Present value (PV) is one of the most fundamental financial concepts for calculating loan payments and investments. It is the value of future cash payments (PMTs) expressed as if you received or spent the money today in a single lump sum.

You can use a financial calculator or spreadsheet to calculate the present value of a discounted cash flow, such as an annuity, based on its future value or the timing and number of future payments. One common use of PV is to calculate the current price of a bond based on its future payments of interest and the return of principal.

## The Discount Rate

As NYU Stern explains, at the heart of the present value calculation is the discount rate, which expresses the time value of money (TVM). Specifically, TVM is based on the notion that a dollar in your pocket today is worth more than its future value would be if you received it at a future date. The reasons for this are:

- You can spend the money today and not experience the effects of inflation, which robs money of its value over time.
- You can invest the money today and earn a return such as interest or dividends. In fact, interest is an expression of money’s time value, subject to various conditions.

The discount rate is the rate at which you deflate the value of future cash flows to equate to their present value. Another way to look at the discount rate is as the amount of money you would need today to fund a series of future payments (usually monthly payments). A special discount rate is the risk-free rate, commonly equal to the interest rate on U.S. Treasury debt.

## The Present Value Formula

The present value of an ordinary annuity (i.e., an annuity that pays interest at the end of each specified period) is as follows:

**PV = PMT x [(1 – (1/(1+r) ^{n})) / r]**

where:

**PV** = present value of an annuity cash flow stream

**PMT** = dollar amount of each annuity payment

**r** = discount rate

**n** = number of periods over which payments will be made

For example, suppose you were offered an annuity that paid $25,000 per year, with the number of years being 20, and which would cost you a total amount of $300,000 to buy today. Is it a good deal? Assume that the risk-free annual interest rate, five percent, is used as the discount rate.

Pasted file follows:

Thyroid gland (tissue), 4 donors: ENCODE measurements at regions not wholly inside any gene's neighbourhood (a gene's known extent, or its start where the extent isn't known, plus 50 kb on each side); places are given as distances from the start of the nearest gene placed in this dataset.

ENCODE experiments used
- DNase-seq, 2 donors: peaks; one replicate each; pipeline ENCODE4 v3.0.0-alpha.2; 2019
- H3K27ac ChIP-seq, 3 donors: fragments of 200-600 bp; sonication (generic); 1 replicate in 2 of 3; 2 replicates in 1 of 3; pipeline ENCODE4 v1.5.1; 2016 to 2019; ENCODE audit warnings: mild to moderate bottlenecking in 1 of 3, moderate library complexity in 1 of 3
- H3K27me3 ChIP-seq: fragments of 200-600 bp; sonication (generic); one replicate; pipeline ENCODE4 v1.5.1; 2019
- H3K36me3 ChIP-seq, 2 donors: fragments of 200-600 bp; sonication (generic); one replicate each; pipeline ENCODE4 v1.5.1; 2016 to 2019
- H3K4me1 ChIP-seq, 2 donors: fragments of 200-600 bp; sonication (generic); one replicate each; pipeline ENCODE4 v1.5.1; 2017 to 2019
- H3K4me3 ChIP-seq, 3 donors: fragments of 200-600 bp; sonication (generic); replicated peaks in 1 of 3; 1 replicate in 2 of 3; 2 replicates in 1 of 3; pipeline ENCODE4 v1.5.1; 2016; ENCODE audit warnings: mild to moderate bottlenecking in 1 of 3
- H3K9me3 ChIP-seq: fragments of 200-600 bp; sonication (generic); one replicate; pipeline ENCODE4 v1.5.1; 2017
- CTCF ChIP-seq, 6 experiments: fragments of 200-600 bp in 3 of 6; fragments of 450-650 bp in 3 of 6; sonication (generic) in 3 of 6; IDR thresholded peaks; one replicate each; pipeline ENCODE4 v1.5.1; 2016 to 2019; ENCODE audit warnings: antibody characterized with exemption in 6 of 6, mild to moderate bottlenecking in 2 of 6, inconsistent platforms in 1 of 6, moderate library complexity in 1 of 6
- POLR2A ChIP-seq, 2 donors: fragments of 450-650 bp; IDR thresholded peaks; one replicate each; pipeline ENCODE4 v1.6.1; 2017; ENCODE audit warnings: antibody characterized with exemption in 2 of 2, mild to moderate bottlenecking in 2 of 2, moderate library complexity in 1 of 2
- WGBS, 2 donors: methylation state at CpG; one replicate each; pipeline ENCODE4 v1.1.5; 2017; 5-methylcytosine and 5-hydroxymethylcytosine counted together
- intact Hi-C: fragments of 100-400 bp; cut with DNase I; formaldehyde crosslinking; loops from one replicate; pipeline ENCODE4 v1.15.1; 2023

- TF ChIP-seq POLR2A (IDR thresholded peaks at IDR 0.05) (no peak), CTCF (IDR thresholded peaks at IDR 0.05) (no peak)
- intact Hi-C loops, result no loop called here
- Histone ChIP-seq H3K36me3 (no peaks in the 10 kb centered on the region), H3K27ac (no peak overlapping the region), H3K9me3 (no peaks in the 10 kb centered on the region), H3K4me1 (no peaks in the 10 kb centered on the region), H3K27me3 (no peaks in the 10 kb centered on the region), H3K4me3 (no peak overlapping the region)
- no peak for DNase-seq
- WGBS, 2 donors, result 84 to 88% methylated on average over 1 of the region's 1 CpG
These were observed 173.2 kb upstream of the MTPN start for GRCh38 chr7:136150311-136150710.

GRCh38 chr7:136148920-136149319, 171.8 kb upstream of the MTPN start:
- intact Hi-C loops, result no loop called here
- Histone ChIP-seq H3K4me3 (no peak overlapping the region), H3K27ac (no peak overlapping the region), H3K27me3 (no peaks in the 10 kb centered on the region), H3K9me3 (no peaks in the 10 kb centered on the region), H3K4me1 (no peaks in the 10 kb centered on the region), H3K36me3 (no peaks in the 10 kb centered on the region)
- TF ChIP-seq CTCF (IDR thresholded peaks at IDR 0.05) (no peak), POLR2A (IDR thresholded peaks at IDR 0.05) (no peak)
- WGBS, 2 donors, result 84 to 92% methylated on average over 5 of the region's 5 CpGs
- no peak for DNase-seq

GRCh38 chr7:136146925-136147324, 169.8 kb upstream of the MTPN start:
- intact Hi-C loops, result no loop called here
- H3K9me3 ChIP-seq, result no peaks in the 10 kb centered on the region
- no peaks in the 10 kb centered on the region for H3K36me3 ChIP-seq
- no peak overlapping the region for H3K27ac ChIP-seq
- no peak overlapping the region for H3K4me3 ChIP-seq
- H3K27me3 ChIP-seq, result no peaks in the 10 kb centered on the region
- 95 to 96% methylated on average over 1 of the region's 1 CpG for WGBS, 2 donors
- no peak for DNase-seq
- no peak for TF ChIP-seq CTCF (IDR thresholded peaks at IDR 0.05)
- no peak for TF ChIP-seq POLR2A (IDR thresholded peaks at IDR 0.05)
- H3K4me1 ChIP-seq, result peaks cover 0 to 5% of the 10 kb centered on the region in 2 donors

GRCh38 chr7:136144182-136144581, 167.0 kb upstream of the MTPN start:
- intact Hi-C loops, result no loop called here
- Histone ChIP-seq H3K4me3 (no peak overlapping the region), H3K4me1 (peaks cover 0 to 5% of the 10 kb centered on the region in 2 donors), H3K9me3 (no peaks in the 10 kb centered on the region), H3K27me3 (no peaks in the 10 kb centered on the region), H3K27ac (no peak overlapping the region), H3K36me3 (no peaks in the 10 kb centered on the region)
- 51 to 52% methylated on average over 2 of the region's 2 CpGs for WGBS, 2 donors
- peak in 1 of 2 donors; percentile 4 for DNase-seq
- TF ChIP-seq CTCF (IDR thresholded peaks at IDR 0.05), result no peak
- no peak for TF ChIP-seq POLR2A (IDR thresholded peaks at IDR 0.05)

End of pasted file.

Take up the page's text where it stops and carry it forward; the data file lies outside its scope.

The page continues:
Plugging in the numbers, you get:

**PV = $25,000 * [(1 – (1 / (1 + .05) ^{20})) / .05] = $311,555**

In today’s dollars, the annuity is worth $11,555 more than the cost to buy it, making it the better choice.

## Using PV Calculator With PMT

You can quickly calculate the present value of an annuity using a business calculator, such as the Hewlett-Packard 12C, which has the required financial functions.

The calculator has special buttons for the PV formula: To enter the variables, include “PMT” for payment, “i” for the discount rate and “n” for the number of payments. After entering the variables, press the PV button to get the annuity’s present value.

## Using an Excel Spreadsheet

Harvard Business School Online notes that you can calculate present value in an Excel spreadsheet or worksheet by using the relevant Excel functions such as the PV function. The Excel formula variables you would enter are Rate (the discount rate), NPER (number of periods) and the PMT function (payment amount).

The spreadsheet accepts an optional parameter: Type. If Type is set to 0 (the default), payments are due at the end of the period. You can set it to 1 for periodic payments due at the beginning of the period.

Keep in mind that when you calculate the PV for an annuity, the answers are never positive numbers. Instead, they are given as negative numbers. The reasoning behind this is that the present value is the amount you would have to spend today to break even with the return on the annuity. Spending is a negative cash flow (i.e., the money is leaving your pocket), so the result is negative.

References

Warnings

- This equation applies only to annuities with constant payments made at the end of each period.

Writer Bio

Eric Bank is a senior business, finance and real estate writer, freelancing since 2002. He has written thousands of articles about business, finance, insurance, real estate, investing, annuities, taxes, credit repair, accounting and student loans. Eric writes articles, blogs and SEO-friendly website content for dozens of clients worldwide, including get.com, badcredit.org and valuepenguin.com. Eric holds two Master's Degrees -- in Business Administration and in Finance. His website is ericbank.com.